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In the vast expanse of human endeavor, there’s an intangible border between mere proficiency and true mastery. Some posit it’s marked by a numerical boundary, say, 10,000 hours of relentless, purposeful practice. But can the complexity of human passion, drive, and genius be boiled down to a mere statistic? It’s tempting, of course, to find such neat explanations for greatness.
Since best-selling author Malcolm Gladwell popularized the theory in his wildly successful book Outliers, the idea that it takes 10000 hours of deliberate practice to become an expert at something has been pretty much taken for granted, even going so far as to be referenced in a Justin Bieber country music collaboration.
According to Gladwell, all of the most successful people, from The Beatles to Bill Gates, have one thing in common: starting from a young age, they’ve put a ton of time into deliberately practicing the thing they are great at. Basically, it’s a pop-science version of the classic paradigm “practice makes perfect.”
So let’s break 10000 hours of practice down.
Within those hours, there’s a multitude of moments: moments of doubt, of elation, of mundane repetition, and sudden epiphanies. Each hour isn’t just a tick on a clock but a weave in the intricate tapestry of experience, environment, and inherent talent. There are those for whom 10,000 hours might be an overestimate, and yet others for whom even 20,000 hours may not scratch the surface of mastery.
Perhaps, then, it’s not about the exactitude of hours but about the depth and intensity with which one dives into the chosen pursuit. It’s about the sheer vulnerability of laying oneself bare to failure, again and again, and finding, in those layers of trial and error, the essence of what it means to truly excel.
Where does this magical number come from? Well, Gladwell cites a 1993 study by Anders Ericsson, Ralf Krampe, and Clemens Tesch-Römer that showed that the most accomplished violin students at a Berlin music academy had put in an average of 10,000 hours of violin practice by the time they turned 20.
But – the keyword here is average. That means that some students had to put in 25,000 hours, while others may be only put in 1,000 or 2,000.
Beyond that, the study (and the 10,000-hour rule in general), focuses on quantity over quality. Gladwell emphasizes the idea of deliberate practice but, unfortunately, it’s not really clear what deliberate means. Let’s say I’m working toward becoming great at handstands. Do 10,000 hours of kicking up and down over and over again count? What if I’m spending that time hungry and sleep-deprived? It might be deliberate practice, but is it quality? If, instead, I did 4,000 hours of practice with proper fuel and rest, would I maybe do better?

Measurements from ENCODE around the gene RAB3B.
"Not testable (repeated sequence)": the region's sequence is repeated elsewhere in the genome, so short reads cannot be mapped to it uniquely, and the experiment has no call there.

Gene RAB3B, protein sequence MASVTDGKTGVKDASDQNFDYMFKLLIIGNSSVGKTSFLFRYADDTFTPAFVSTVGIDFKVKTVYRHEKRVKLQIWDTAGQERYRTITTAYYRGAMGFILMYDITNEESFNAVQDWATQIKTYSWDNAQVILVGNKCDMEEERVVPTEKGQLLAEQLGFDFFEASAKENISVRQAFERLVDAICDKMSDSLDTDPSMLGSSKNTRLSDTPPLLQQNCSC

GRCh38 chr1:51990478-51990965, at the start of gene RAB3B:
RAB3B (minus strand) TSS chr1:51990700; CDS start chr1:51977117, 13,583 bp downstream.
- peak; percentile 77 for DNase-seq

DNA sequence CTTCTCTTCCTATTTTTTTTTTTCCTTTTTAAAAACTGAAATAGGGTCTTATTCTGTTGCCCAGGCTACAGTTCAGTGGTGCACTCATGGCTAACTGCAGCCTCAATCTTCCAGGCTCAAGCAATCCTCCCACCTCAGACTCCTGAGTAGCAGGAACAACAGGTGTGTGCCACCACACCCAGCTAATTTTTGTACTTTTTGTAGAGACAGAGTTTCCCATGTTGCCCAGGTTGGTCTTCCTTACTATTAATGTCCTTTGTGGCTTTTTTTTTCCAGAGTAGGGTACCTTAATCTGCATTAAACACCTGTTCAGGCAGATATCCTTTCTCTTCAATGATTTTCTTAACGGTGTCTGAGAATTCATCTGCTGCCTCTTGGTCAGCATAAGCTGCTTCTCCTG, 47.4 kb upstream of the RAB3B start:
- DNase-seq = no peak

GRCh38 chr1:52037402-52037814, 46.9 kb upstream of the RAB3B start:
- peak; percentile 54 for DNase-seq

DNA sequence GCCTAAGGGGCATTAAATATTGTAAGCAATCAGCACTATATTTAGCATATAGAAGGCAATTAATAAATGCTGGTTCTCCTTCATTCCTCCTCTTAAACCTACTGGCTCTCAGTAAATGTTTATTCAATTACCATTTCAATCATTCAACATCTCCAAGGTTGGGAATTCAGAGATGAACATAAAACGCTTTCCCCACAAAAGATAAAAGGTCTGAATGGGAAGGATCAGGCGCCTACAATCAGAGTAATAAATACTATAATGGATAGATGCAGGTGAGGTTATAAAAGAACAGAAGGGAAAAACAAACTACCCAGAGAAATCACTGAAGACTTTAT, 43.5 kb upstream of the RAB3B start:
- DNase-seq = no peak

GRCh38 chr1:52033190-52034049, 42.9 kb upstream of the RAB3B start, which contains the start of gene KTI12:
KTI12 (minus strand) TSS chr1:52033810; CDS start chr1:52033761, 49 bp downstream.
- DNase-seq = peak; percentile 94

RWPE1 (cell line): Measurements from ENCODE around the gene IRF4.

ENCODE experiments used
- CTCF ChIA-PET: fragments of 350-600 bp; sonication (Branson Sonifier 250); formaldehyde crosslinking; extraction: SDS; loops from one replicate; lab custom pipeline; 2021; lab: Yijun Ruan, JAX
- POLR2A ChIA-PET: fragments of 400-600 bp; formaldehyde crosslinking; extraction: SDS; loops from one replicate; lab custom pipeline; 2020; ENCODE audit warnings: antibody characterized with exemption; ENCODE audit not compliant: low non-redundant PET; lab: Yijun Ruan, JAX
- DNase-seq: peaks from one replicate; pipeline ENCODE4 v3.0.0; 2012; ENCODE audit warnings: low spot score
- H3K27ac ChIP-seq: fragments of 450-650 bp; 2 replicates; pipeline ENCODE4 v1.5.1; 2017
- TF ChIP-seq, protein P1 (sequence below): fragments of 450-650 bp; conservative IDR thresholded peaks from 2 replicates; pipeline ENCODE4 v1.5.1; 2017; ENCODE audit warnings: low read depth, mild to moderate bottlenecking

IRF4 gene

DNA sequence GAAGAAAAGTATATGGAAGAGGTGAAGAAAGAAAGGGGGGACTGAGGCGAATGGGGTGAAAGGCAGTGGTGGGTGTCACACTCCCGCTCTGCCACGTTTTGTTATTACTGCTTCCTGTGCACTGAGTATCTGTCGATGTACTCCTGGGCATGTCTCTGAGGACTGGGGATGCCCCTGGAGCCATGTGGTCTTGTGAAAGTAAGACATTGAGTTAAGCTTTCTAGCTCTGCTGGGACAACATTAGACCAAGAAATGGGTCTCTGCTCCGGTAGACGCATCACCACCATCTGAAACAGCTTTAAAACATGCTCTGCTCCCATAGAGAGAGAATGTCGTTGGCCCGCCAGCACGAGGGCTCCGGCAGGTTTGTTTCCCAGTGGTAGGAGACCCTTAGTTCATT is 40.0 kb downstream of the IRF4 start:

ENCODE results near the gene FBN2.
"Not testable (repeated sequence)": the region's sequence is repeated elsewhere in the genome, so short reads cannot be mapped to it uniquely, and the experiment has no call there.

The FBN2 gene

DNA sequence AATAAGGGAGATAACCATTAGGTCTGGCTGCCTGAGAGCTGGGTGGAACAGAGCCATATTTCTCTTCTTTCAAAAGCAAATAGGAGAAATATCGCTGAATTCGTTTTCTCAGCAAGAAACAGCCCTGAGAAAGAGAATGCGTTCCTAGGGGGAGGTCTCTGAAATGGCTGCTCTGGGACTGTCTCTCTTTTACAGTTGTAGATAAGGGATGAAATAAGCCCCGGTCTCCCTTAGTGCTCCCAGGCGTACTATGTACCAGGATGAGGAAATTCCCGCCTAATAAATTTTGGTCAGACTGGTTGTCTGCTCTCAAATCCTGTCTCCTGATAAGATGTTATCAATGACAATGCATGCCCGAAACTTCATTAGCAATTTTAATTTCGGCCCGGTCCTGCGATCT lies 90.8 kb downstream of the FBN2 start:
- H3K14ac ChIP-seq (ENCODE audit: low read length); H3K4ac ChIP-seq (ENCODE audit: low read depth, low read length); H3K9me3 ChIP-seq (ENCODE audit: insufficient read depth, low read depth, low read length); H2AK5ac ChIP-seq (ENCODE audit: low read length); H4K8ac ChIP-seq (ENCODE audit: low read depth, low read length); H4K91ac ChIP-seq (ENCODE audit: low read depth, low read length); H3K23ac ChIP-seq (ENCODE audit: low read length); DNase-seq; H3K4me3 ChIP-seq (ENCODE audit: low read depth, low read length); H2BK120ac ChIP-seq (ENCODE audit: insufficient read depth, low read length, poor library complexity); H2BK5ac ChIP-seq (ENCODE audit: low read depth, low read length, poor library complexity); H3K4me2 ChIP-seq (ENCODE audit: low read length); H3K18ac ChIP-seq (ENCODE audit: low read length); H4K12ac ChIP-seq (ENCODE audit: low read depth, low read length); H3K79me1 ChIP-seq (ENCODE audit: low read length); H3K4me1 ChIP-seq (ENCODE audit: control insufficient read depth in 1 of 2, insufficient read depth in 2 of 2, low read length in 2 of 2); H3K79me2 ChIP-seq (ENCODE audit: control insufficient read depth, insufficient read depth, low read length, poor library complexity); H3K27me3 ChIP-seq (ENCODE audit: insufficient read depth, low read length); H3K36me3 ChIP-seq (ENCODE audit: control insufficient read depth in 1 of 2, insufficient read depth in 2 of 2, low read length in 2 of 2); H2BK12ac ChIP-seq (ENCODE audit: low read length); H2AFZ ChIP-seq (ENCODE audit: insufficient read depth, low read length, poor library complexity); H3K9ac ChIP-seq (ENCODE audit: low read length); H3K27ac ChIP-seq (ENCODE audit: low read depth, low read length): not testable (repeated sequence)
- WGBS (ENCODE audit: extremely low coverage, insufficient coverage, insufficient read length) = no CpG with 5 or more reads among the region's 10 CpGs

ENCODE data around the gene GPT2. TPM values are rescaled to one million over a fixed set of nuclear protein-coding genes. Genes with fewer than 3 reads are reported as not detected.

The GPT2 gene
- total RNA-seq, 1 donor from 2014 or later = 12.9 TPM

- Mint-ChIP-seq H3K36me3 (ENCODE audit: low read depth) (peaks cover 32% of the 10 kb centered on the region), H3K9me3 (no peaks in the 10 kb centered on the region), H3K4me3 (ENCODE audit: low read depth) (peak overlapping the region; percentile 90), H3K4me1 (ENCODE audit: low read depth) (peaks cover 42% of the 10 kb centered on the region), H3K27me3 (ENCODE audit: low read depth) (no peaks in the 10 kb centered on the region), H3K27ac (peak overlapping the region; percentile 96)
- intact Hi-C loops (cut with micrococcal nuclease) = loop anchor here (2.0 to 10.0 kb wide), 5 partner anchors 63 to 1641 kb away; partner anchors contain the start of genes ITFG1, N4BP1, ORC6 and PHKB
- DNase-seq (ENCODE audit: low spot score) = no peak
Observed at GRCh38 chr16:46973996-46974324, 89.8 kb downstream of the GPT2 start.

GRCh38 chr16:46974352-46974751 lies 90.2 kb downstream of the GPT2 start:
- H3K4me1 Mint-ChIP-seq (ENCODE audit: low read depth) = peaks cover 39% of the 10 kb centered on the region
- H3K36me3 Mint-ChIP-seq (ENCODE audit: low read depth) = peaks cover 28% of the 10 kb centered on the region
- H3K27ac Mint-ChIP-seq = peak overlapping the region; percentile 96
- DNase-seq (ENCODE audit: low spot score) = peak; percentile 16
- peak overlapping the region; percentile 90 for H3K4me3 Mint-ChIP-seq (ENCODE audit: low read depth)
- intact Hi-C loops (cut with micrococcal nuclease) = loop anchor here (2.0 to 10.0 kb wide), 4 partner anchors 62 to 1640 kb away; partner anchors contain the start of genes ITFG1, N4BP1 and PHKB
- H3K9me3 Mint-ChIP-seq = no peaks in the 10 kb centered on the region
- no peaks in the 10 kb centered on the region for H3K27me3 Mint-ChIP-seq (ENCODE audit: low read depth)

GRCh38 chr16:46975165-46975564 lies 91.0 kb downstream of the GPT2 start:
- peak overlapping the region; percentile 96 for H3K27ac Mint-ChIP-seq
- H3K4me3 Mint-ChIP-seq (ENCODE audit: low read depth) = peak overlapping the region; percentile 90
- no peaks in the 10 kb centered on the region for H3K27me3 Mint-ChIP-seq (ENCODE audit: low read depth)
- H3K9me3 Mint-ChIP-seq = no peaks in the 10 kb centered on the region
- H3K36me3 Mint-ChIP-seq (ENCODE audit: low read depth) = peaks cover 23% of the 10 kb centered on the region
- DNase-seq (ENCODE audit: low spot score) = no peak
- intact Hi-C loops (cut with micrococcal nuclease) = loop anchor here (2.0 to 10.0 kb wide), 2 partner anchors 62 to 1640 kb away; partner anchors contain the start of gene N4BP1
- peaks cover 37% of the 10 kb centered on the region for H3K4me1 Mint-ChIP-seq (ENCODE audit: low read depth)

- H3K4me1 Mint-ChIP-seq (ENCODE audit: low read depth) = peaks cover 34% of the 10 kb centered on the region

Just how many days is 10000 hours?
But let’s address the elephant in the room… 10000 hours of practice is a whole lot, isn’t it? To put it in perspective, that’s over 10 and a half years of working four hours a day, five days a week. Not exactly accessible to everybody.
But does that mean we should all just give up? Realize we have no chance of becoming great at something if we don’t have the time, money, energy, and privilege to practice like it’s our job? To put it gently… hell no! There are plenty of other ways to get good at something.
In fact, researchers recently found that ‘deliberate practice explained 26% of the variance in performance for games, 21% for music, 18% for sports, 4% for education, and less than 1% for professions.’ Their simple conclusion, deliberate practice is important, but perhaps not nearly important as Gladwell popularized and Ericson, et al looked at nearly 30 years ago.
How about the Pareto principle instead?
According to this theory, 80% of your results come from 20% of your efforts. For example, on a rugby team, 3 of the 15 players are probably so good that they singlehandedly score 80% of the tries. Or 20% of the pea plants in your garden generate 80% of the healthy pea pods (that little gem is actually how Vilfredo Federico Damaso Pareto came up with his principle).
So what does this mean if you’re a casual athlete trying to stay in shape? Or a gym rat who wants to lift more but also enjoy the process? Try to identify which of your activities lead to your best results. You might be going on all sorts of different runs throughout the week, but it’s your Saturday long runs that are really helping you with your endurance. Make those efforts as deliberate as possible.
Or maybe you spend a bunch of time at practice working on your forehand, only to find come match time you can’t land a serve and miss every backhand. Once you figure that out, you know where to put your focus and energy. Keep doing what you enjoy, but maybe push a little harder during the 20% that’s doing most the heavy lifting. Even if it adds up to just 100 hours, it’ll be plenty of expertise for you to enjoy what you’re passionate about.
Ultimately, the question is impossible to answer. There’s no way to know exactly what type of practice for how many hours is going to lead to what results.